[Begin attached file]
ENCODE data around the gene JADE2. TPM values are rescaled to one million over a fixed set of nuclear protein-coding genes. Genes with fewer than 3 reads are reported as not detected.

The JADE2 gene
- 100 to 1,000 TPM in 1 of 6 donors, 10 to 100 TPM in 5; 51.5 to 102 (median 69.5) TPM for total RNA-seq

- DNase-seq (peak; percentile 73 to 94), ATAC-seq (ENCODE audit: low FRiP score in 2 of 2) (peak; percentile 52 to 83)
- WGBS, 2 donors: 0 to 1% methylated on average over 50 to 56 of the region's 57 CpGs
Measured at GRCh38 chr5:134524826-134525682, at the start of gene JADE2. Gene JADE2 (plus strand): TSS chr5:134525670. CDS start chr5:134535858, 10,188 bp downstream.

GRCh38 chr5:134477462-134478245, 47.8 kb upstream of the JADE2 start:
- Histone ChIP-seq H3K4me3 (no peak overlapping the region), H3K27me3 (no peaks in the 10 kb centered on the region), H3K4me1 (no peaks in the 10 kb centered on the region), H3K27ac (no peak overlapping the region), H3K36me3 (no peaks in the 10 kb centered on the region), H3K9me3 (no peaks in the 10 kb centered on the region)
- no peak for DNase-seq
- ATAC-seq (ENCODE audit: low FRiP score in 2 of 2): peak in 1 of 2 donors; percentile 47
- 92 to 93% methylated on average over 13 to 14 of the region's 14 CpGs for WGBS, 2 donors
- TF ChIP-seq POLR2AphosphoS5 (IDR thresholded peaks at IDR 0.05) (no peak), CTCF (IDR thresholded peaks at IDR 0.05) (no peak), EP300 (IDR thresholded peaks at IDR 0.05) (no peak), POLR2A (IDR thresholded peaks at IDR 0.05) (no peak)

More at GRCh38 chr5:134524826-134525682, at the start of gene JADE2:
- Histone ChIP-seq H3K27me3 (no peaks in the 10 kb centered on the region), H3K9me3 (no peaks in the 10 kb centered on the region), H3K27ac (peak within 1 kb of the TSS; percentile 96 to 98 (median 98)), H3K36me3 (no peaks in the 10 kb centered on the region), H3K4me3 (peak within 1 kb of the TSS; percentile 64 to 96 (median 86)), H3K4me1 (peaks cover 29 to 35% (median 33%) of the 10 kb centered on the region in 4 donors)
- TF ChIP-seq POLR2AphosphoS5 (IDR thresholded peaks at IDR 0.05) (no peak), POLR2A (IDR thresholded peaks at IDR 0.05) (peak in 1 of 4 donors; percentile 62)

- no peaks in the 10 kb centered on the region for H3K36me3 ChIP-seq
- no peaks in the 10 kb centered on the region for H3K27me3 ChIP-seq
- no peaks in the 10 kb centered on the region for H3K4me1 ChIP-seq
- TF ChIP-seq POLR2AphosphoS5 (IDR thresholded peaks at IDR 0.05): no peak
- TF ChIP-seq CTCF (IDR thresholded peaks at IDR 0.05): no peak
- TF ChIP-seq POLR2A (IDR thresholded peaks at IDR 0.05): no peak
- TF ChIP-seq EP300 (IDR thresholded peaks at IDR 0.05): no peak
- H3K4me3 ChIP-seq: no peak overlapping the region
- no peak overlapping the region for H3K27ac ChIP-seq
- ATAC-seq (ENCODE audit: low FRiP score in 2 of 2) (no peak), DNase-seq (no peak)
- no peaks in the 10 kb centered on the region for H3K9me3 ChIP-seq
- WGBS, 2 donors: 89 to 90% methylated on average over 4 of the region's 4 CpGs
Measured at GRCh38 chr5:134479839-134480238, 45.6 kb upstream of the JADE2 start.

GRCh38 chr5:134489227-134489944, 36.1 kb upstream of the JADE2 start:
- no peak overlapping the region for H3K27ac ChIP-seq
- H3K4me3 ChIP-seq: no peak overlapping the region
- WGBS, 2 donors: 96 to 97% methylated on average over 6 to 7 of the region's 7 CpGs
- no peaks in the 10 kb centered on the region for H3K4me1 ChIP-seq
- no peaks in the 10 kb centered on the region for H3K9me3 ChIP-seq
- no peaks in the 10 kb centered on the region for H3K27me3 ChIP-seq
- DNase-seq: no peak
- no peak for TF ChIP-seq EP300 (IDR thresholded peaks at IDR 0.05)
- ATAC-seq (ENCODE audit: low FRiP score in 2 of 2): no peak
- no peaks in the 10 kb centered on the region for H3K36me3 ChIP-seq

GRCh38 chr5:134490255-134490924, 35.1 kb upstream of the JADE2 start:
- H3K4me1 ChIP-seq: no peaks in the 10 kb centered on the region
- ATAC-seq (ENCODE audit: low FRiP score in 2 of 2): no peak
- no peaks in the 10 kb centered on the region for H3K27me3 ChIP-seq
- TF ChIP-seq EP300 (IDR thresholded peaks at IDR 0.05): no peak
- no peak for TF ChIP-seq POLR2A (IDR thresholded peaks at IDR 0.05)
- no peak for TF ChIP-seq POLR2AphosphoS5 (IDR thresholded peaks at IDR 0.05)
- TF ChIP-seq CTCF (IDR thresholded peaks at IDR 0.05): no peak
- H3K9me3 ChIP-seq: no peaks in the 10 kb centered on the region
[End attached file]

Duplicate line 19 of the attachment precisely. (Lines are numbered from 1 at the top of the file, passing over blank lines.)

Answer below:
- TF ChIP-seq POLR2AphosphoS5 (IDR thresholded peaks at IDR 0.05): no peak